People are so much more aware of the chemicals we find in our cosmetics and skin care products now than they have ever been. The old guard industry standard response still seems to be ‘yeah but there is so little formaldehyde in that nail polish it’s considered safe’ – NOT IF YOU DO YOUR NAILS EVERY WEEK FOR 30 YEARS. Sorry, I get a little animated about this. The point is that exposure over time turns that little bit of whatever it is into a lot of whatever it is. It’s particularly disturbing with things like endocrine disrupting chemicals.
I’ve really been considering this recently. My biggest concern (rightly or wrongly, and maybe a bit irrationally?) is nail polish. I love having my nails done. It makes me feel fancy. I hate getting them done in traditional nail salons because they just seem like cess pits of toxic fumes. Also I like the process of doing it myself; I’m not amazing at it but it’s plausible. It’s why I started The Parlour in the first place: a place to try out all the non-toxic nail products on the market, but also discuss efficacy because, hey, if it doesn’t apply well and then chips off in a day or so who is going to use that?
Nail polish is also a neat little microcosm in the beauty industry because there is a very obvious spectrum: 3 free, 5 free, 7 free, 8 free, 9 free, 10 free through to water based. You can make relatively informed decisions based on what isn’t in the ingredients list, and weigh that against how much value you place on efficacy. For instance, I love Smith & Cult, which is a great 8 free formula that applies and lasts like any traditional nail polish. But I also love Little Ondine, which has no odour, is water based and peels off (no remover!) but because of my lifestyle which includes nightly soaks in warm water (blame the baby) it doesn’t last its usual 4 days and instead will last me 2 or 3 at best. Kure Bazaar is also a favourite, and they make a fantastic remover which really feels nourishing. In a nutshell: I’m not dogmatic because, like you, I’m also looking for performance.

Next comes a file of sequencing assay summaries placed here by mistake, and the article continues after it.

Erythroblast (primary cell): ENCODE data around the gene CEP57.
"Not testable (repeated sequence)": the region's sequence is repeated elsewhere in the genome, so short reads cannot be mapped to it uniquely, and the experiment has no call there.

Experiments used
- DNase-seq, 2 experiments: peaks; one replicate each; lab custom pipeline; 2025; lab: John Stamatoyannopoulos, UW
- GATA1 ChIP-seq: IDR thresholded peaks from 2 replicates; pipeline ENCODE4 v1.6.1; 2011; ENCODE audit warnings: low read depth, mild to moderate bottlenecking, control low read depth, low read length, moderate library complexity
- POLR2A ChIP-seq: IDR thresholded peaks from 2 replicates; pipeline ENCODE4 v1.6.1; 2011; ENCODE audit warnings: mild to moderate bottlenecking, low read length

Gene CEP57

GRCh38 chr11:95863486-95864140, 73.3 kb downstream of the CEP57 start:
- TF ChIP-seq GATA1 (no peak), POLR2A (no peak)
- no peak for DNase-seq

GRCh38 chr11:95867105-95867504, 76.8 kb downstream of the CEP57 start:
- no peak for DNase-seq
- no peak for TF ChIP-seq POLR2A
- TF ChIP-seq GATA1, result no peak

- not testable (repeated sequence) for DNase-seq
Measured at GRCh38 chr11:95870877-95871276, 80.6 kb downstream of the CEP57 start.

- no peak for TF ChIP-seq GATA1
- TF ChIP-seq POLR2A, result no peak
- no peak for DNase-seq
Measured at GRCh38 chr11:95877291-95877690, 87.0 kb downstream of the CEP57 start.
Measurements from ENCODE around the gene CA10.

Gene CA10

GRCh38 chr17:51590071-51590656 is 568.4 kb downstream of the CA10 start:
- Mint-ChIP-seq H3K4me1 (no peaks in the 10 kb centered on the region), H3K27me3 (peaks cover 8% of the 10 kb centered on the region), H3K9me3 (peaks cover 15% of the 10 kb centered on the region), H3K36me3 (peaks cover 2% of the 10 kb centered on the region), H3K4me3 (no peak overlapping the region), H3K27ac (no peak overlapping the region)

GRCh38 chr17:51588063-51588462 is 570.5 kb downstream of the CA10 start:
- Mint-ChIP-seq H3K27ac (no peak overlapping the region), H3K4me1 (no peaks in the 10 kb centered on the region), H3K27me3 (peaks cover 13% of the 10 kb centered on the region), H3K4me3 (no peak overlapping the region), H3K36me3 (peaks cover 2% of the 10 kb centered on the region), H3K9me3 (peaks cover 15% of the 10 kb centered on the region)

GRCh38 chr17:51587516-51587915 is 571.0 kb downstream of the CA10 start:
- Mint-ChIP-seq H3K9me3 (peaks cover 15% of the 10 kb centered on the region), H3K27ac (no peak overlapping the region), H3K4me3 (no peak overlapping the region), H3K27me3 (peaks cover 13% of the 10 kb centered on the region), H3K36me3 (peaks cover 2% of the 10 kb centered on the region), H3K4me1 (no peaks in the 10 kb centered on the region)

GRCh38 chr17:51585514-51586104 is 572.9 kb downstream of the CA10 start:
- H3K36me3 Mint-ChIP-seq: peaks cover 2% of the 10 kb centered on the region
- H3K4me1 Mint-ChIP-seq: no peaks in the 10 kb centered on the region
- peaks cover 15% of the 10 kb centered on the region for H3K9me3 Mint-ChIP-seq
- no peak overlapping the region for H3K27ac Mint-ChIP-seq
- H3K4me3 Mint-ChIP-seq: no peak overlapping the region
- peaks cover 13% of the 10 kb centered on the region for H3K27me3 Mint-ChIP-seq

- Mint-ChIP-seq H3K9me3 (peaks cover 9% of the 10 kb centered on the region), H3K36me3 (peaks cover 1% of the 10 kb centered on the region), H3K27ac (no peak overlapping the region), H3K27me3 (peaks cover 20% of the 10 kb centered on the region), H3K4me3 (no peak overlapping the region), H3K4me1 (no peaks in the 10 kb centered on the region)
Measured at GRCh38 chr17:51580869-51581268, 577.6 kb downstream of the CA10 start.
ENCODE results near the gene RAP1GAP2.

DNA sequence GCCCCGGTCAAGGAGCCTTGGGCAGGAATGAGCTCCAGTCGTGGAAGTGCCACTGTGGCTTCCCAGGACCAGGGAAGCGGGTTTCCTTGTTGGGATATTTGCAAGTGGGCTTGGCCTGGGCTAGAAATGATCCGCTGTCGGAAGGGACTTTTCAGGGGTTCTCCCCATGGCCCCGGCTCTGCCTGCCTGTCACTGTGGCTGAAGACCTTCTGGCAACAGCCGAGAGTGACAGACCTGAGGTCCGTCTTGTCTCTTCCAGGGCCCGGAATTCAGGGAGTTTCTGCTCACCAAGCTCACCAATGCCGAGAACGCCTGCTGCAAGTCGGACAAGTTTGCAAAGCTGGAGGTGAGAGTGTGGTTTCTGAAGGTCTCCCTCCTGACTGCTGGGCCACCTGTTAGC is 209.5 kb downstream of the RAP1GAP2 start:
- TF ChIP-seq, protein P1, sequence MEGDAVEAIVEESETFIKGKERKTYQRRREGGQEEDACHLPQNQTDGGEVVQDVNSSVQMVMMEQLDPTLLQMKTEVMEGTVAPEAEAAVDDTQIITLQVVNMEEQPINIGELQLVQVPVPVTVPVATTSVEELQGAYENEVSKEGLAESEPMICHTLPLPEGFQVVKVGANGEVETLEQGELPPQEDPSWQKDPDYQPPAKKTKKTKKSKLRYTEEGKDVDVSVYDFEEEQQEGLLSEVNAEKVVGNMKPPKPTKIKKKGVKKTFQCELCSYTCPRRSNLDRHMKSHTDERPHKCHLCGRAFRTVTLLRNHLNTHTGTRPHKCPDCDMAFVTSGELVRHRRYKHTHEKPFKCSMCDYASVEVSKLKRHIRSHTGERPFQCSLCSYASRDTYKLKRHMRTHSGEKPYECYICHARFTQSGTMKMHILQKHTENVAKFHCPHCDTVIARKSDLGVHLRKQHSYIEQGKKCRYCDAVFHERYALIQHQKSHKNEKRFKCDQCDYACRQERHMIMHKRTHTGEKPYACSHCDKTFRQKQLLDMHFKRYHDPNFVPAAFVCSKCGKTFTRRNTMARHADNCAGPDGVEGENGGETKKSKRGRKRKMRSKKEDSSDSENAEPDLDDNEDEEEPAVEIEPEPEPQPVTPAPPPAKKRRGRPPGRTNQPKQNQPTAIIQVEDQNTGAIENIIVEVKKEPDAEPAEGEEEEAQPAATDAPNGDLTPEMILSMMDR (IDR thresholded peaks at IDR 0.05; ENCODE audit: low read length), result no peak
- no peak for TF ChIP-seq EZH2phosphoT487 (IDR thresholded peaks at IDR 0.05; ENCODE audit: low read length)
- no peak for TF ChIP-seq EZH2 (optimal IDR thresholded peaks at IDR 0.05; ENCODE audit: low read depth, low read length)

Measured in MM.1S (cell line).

I try my very best to be a conscientious consumer, and to mindfully consider each product I ‘need’, those I can do without, and those that I feel have such efficacy that I am willing to compromise – to a point. My experience with nail polishes led me to consider the rest of my product stash. Where do I compromise, where do I place efficacy over ingredients and where can I probably do a like for like swap. Add to this though the difficulty that comes with being a bit of a product junkie. I am super loyal to skin care and if it works I won’t stray, but make-up, I love to try new things, and sometimes that means I do stray outside of the organic/green/non-toxic only sphere. In light of these considerations I decided to do a completely unscientific re-organisation of my products based on where they fit on the sliding scale of conventional ingredients to organic. The results were interesting. I definitely love certain products despite the fact that I can probably find less chemically obnoxious sub-ins but don’t want to, and in other places I’ve already got a ‘to buy next’ list which is populated by items purely from the ‘clean’ end of the spectrum (indicated with a little ‘+’ and listed at the very end if you’re interested).